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Over at Mother Jones, Kevin Drum picks up on the symbiotic relationship between Donald Trump and the media. It extends beyond the debates, where his mere presence guarantees record ratings, especially for the offshoot channels like CNBC and Fox Business. It also goes to his frequent interviews, taking on all comers to get as much free exposure as possible. This goes to how Trump is managing to maintain his lead in this extremely crowded field.

You see, his poll numbers are directly related to how much free press he’s getting, and the more outrageous he’s being, the more free press he gets.

For the latest example, Drum notes that Trump’s offensive comments about Muslims — how he literally contemplates a national registry of Muslims, as if they are X-Men mutants — are not as stupid as they first appear. Whenever he pulls a stunt like this, he always enjoys a resulting bump in the polls from the frantic media coverage and tut-tutting of opinion writers on both sides of the aisle. I believe this is because Trump’s circus act appeals to two of his core constituencies — the alt.Right, and morons. (As an aside, people should not fool themselves into thinking these two terms are synonymous. Many alt.Right thought leaders are highly intelligent, from some writers at VDARE to Heartiste to Vox Day. They will all gladly tell you that all they care about is immigration, and couldn’t care less about Trump’s unconservative stances elsewhere.)

trump interviewAnd the media benefits from the ratings and exposure. If Trump spouts off to Yahoo, for instance, the resulting coverage from all outlets will have to note this fact. “… Trump said in an interview with Yahoo News,” for instance. It’s free advertising for both Trump and the media outlet. Symbiosis at its finest. (Or foulest, depending on your point of view.)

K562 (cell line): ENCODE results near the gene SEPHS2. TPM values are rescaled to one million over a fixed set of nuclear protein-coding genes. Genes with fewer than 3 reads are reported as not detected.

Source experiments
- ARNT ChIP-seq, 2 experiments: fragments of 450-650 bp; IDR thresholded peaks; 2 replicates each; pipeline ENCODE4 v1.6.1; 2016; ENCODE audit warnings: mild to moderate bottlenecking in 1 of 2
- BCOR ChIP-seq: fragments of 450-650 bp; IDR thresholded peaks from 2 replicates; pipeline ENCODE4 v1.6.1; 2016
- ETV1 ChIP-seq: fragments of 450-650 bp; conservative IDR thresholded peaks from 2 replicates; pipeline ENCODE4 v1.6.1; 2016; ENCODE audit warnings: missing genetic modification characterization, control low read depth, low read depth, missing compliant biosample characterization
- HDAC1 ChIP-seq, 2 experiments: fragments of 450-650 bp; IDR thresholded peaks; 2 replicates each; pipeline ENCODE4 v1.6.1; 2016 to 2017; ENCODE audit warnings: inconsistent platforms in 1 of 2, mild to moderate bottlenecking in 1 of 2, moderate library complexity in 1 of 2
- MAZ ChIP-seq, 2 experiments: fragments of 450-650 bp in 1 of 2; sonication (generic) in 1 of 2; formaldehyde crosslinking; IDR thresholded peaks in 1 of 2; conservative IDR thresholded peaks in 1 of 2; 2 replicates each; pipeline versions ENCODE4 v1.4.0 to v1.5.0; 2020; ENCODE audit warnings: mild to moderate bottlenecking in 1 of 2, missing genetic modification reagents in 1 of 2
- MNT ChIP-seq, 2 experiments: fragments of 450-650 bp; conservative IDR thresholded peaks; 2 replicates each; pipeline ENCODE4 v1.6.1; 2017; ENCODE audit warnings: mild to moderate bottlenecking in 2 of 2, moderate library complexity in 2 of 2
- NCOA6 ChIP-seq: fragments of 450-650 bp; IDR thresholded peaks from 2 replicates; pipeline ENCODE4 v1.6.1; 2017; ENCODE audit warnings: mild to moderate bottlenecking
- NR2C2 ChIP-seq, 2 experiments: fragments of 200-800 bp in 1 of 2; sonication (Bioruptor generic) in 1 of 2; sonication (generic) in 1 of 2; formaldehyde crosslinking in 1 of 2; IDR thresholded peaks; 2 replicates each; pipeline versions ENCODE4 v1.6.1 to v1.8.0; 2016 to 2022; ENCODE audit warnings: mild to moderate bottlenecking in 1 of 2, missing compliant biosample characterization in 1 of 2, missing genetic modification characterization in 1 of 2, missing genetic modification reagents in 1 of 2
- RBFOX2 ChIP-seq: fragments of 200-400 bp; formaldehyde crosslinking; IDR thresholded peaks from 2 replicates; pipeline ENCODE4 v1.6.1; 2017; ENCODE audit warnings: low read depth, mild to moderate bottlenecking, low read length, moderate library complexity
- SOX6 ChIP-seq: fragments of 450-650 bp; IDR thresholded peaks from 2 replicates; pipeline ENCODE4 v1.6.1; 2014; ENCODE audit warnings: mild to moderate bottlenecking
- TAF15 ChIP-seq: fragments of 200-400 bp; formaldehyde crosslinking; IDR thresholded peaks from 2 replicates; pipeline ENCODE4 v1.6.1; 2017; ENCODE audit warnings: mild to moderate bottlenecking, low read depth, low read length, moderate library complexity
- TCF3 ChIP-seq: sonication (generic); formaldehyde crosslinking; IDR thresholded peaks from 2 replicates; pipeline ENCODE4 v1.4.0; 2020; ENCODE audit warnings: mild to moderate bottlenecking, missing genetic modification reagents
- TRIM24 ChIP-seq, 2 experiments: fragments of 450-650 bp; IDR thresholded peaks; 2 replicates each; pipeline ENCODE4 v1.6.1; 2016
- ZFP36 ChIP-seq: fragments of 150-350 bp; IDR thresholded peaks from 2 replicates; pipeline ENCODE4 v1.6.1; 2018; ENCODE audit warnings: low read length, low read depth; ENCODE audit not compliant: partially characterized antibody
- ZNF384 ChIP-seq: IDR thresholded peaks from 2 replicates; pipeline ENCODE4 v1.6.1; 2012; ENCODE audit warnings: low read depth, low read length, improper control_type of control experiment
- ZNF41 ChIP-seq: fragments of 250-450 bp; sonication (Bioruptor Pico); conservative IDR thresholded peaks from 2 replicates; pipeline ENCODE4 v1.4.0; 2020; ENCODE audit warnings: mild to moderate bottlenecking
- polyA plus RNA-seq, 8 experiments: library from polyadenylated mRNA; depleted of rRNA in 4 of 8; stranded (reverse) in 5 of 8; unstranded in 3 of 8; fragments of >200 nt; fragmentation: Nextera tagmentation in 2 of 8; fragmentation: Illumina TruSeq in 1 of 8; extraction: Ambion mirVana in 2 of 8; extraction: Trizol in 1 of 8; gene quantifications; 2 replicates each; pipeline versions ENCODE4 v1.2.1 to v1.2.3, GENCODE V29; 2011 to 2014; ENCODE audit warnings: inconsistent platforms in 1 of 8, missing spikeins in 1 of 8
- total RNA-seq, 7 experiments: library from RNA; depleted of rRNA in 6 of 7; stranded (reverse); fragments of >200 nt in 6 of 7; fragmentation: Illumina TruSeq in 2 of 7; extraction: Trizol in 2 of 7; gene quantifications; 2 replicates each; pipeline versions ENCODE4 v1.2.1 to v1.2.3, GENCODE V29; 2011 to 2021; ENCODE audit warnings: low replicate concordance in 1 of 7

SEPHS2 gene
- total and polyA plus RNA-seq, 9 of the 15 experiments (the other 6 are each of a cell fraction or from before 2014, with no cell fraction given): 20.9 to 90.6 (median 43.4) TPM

Drum says that the media should stop doing this with “Republicans,” but really, there’s only one Republican candidate who’s the master of this. Ted Cruz and Marco Rubio apparently are starting to catch on to this strategy of calculated provocation, but they will never be a natural the way The Donald is, with his decades of experience in the media spotlight. He knew instinctively from day 1 that outrage from liberals and mainstream conservatives alike is the rocket fuel for his campaign. The strategy is artificial and unnatural for Cruz and especially Rubio, however — and arguably blew up in Jeb Bush’s face when he gave it a try.

So, to answer Drum’s thesis: should the media really stop playing into Trump’s strategy? From a moral perspective, sure. But from a business perspective, absolutely not. If I were a producer for a show on FoxNews or CNN or Yahoo News, you better believe I would pursue Trump interviews with gusto, with calls to his media people daily if not hourly, and would take his calls and visits as often as he pleased. After all, my bosses at the network wouldn’t give two hoots if Trump were endangering minorities or the Constitution or what have you. All they would care about are the numbers, and Trump sure keeps his end of the bargain there.

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